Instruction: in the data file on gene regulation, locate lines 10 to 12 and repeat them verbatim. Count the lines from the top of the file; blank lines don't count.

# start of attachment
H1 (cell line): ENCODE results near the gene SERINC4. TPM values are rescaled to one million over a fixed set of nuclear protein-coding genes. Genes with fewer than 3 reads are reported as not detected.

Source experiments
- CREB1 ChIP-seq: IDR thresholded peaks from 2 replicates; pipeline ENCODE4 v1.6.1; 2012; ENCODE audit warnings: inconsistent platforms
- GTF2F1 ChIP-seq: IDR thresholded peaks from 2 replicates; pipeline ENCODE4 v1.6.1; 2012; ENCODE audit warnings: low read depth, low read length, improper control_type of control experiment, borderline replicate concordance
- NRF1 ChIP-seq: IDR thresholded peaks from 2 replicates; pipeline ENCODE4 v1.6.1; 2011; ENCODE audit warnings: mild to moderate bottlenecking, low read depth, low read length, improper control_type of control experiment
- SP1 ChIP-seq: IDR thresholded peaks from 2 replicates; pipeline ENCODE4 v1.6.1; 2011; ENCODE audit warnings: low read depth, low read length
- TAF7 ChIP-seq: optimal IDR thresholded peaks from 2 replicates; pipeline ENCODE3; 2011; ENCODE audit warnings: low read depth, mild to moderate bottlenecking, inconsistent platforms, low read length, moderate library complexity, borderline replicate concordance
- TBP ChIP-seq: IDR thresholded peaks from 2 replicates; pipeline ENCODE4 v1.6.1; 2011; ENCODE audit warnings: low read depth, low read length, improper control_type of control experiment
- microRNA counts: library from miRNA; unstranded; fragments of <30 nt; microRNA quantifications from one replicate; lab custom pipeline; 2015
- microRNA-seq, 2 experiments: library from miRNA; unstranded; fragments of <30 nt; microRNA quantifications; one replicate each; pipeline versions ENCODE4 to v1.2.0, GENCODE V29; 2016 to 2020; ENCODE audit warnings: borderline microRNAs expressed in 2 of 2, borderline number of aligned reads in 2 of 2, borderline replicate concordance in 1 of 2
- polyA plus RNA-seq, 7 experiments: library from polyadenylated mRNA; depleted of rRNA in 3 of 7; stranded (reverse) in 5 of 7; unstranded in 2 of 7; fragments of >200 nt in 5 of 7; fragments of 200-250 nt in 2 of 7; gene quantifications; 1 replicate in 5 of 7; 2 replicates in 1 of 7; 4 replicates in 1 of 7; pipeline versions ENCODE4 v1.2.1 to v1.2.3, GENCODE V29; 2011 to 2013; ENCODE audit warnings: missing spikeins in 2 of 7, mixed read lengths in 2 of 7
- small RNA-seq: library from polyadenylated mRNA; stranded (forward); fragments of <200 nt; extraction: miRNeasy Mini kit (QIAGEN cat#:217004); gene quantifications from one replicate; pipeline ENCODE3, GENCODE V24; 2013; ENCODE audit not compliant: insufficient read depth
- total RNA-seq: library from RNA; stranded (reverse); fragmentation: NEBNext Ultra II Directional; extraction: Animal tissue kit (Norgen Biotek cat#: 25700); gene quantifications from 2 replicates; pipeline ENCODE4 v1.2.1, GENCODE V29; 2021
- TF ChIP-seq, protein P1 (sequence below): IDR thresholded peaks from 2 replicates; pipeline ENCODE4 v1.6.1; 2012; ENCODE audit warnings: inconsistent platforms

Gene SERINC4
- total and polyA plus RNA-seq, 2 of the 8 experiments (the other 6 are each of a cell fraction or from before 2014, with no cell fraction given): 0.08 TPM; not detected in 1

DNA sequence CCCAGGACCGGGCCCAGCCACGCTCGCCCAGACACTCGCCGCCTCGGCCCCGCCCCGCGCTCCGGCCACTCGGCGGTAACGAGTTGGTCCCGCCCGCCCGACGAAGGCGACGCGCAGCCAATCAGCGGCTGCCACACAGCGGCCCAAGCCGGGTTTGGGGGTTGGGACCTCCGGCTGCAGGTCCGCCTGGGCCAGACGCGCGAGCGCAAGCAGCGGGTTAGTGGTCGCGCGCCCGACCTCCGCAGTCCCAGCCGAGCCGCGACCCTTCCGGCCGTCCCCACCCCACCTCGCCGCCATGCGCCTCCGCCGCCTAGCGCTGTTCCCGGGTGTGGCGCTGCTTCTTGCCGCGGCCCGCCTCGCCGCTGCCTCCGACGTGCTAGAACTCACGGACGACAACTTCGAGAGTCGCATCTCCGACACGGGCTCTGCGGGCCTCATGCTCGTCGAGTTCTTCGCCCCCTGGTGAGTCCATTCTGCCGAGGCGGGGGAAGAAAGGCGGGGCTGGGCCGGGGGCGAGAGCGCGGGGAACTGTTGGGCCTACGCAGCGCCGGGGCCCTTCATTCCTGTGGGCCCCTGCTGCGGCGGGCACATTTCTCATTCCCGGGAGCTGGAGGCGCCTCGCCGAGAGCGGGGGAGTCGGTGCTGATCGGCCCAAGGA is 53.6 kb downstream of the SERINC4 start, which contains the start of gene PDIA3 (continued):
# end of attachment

- microRNA-seq, 2 experiments: library from miRNA; unstranded; fragments of <30 nt; microRNA quantifications; one replicate each; pipeline versions ENCODE4 to v1.2.0, GENCODE V29; 2016 to 2020; ENCODE audit warnings: borderline microRNAs expressed in 2 of 2, borderline number of aligned reads in 2 of 2, borderline replicate concordance in 1 of 2
- polyA plus RNA-seq, 7 experiments: library from polyadenylated mRNA; depleted of rRNA in 3 of 7; stranded (reverse) in 5 of 7; unstranded in 2 of 7; fragments of >200 nt in 5 of 7; fragments of 200-250 nt in 2 of 7; gene quantifications; 1 replicate in 5 of 7; 2 replicates in 1 of 7; 4 replicates in 1 of 7; pipeline versions ENCODE4 v1.2.1 to v1.2.3, GENCODE V29; 2011 to 2013; ENCODE audit warnings: missing spikeins in 2 of 7, mixed read lengths in 2 of 7
- small RNA-seq: library from polyadenylated mRNA; stranded (forward); fragments of <200 nt; extraction: miRNeasy Mini kit (QIAGEN cat#:217004); gene quantifications from one replicate; pipeline ENCODE3, GENCODE V24; 2013; ENCODE audit not compliant: insufficient read depth